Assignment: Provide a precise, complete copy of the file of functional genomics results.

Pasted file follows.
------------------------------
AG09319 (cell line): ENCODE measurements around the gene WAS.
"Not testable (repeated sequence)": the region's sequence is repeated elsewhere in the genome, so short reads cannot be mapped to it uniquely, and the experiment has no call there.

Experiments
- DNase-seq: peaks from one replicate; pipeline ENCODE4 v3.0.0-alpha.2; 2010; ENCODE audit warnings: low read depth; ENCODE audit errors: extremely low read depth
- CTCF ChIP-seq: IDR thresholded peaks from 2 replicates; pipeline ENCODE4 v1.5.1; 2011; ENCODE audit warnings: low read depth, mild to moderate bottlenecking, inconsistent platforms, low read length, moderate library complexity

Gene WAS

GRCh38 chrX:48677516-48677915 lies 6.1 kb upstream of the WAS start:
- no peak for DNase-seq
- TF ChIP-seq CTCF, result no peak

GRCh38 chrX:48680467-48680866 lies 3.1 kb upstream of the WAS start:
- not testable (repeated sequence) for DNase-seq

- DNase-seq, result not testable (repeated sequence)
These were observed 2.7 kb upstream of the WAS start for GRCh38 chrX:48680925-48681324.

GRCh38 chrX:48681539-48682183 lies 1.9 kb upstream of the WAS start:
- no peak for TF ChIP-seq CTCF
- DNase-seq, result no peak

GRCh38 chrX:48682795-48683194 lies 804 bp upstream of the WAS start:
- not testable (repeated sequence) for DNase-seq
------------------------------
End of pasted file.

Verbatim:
AG09319 (cell line): ENCODE measurements around the gene WAS.
"Not testable (repeated sequence)": the region's sequence is repeated elsewhere in the genome, so short reads cannot be mapped to it uniquely, and the experiment has no call there.

Experiments
- DNase-seq: peaks from one replicate; pipeline ENCODE4 v3.0.0-alpha.2; 2010; ENCODE audit warnings: low read depth; ENCODE audit errors: extremely low read depth
- CTCF ChIP-seq: IDR thresholded peaks from 2 replicates; pipeline ENCODE4 v1.5.1; 2011; ENCODE audit warnings: low read depth, mild to moderate bottlenecking, inconsistent platforms, low read length, moderate library complexity

Gene WAS

GRCh38 chrX:48677516-48677915 lies 6.1 kb upstream of the WAS start:
- no peak for DNase-seq
- TF ChIP-seq CTCF, result no peak

GRCh38 chrX:48680467-48680866 lies 3.1 kb upstream of the WAS start:
- not testable (repeated sequence) for DNase-seq

- DNase-seq, result not testable (repeated sequence)
These were observed 2.7 kb upstream of the WAS start for GRCh38 chrX:48680925-48681324.

GRCh38 chrX:48681539-48682183 lies 1.9 kb upstream of the WAS start:
- no peak for TF ChIP-seq CTCF
- DNase-seq, result no peak

GRCh38 chrX:48682795-48683194 lies 804 bp upstream of the WAS start:
- not testable (repeated sequence) for DNase-seq